MADISON, Wis. (AP) — A conservation group asked the Wisconsin Supreme Court on Friday to let it challenge the state's decision to transfer state park land to a company planning to build a golf course.
Friends of the Black River Forest contend that the Department of Natural Resources board's 2014 decision to hand the Kohler Company a 5-acre parcel and nearly 2-acre easement within the Kohler-Andrae State Park will deprive the public from enjoying that land and harm wildlife habitat.
Kohler and the DNR want the Supreme Court to toss out the lawsuit, arguing that the conservation group lacks standing to sue because course construction hasn't begun and until it does, no one has suffered harm.
The group's attorney, Christa Westerberg, conceded during oral arguments Friday morning that the company hasn't closed the parcels to the public, but she said the swap has set the stage for future harm, which should be enough to keep the lawsuit alive.
Kohler-Andrae State Park encompasses about 990 acres along the shore of Lake Michigan just south of Sheboygan. The DNR's board, which was under the control of then-Republican Gov. Scott Walker at the time, agreed to transfer the parcel and easement to Kohler so the company can build a parking lot, a maintenance facility and a road for the golf course. The company handed the DNR about 10 acres it owned west of the park in exchange.
Friends of the Black River Forest challenged the land swap in court in 2018, alleging that it would deprive group members and the public of the use of public park land, reduce habitat for a range of animals and plants, and lead to increased noise and traffic around the park.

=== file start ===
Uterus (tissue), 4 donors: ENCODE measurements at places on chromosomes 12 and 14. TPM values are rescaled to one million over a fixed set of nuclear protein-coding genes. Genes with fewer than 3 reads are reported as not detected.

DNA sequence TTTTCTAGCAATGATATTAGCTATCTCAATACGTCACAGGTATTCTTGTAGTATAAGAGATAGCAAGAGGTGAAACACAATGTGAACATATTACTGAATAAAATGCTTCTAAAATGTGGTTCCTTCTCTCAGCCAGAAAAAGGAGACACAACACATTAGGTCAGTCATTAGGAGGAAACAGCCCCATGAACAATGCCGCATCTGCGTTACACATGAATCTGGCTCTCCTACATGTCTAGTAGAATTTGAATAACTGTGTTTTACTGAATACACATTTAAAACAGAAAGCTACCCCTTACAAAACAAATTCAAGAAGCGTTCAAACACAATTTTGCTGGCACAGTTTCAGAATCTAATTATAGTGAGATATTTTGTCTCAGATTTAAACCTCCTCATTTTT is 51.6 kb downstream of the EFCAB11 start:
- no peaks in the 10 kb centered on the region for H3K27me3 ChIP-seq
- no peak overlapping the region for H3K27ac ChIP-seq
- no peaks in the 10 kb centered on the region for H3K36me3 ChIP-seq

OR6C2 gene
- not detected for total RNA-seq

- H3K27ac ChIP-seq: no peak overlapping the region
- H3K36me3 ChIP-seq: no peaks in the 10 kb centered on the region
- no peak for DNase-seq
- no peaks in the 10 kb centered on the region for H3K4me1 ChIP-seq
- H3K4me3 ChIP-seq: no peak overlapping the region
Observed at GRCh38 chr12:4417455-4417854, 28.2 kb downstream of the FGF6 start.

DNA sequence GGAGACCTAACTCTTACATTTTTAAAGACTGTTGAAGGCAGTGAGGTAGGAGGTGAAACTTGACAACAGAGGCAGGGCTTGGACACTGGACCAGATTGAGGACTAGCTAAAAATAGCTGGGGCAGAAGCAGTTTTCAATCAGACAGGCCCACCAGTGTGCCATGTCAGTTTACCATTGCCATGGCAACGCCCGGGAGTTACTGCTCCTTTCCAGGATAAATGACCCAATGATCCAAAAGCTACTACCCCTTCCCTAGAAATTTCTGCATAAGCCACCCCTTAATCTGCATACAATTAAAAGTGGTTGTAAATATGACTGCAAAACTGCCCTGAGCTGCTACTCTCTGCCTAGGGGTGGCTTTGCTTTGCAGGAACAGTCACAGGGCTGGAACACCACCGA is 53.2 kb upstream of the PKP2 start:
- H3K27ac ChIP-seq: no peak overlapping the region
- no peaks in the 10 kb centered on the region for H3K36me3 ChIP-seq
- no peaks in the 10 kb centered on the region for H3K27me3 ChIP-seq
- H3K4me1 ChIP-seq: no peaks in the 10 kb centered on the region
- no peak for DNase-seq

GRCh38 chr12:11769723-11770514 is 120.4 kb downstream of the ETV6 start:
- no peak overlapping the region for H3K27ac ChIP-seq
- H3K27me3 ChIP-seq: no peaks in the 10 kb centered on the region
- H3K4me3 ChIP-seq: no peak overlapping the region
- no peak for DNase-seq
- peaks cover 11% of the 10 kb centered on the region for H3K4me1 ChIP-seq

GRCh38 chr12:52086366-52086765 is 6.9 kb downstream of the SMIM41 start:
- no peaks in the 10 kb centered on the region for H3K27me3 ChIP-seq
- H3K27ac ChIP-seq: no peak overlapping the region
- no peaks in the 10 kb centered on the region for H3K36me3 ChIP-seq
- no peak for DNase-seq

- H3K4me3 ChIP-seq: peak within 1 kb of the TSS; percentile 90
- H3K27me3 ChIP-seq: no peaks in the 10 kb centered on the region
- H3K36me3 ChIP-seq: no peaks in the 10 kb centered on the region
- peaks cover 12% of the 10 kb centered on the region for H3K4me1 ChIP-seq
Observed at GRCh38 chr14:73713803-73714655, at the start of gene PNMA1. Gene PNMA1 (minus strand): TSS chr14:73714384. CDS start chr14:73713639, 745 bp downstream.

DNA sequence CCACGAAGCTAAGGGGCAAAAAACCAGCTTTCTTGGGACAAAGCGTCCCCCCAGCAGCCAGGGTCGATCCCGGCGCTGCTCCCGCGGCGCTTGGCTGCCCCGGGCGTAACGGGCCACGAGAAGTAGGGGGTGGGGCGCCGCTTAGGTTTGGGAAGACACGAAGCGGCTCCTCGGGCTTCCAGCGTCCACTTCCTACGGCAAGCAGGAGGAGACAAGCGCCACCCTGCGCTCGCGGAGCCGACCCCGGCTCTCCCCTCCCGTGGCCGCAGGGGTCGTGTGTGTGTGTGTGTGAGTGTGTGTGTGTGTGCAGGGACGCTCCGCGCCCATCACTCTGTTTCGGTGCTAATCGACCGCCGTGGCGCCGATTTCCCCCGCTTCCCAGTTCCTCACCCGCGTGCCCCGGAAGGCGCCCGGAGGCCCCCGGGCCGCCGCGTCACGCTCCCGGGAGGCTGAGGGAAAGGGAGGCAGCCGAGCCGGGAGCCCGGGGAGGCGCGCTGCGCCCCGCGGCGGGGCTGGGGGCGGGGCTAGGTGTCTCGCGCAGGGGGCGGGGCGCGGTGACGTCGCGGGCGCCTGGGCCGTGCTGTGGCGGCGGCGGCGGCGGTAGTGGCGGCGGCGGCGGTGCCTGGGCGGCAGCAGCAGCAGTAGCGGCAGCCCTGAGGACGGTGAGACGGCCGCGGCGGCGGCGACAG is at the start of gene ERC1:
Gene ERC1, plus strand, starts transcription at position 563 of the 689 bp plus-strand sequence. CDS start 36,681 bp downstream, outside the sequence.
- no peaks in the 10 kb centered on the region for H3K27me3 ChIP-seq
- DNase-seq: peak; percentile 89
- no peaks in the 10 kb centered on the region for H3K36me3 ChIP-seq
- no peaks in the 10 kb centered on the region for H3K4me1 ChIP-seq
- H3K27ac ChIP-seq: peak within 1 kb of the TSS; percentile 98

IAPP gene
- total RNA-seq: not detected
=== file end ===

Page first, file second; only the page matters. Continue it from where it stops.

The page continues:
Judges in Sheboygan and Dane counties rejected the lawsuit, saying the group lacked standing to sue because the swap itself hadn't caused any harm. An appellate court reversed those decisions last year, finding that the swap started a sequence of events that could lead to harm. The DNR and Kohler asked the Supreme Court to reverse that appellate decision.
The court's conservative justices appeared to side with Kohler and the DNR. Justice Rebecca Bradley said Westerberg has to show that the swap directly caused an injury to prove standing.
“There's a break in the link your clients are trying to make between the swap decision and injuries they could suffer in the future,” Bradley said. “The swap hasn't injured your clients.”
Justice Brian Hagedorn said that under Westerberg’s standing theory, anyone concerned about future impacts from an agency decision could sue that agency.
“That’s almost limitless,” he said.
It's unclear when the court might rule.
Friends of the Black River Forest won a court order in a separate lawsuit in June blocking Kohler's permit that would allow the company to fill wetlands during course construction, mostly on property Kohler already owns.
Follow Todd Richmond on Twitter: https://twitter.com/trichmond1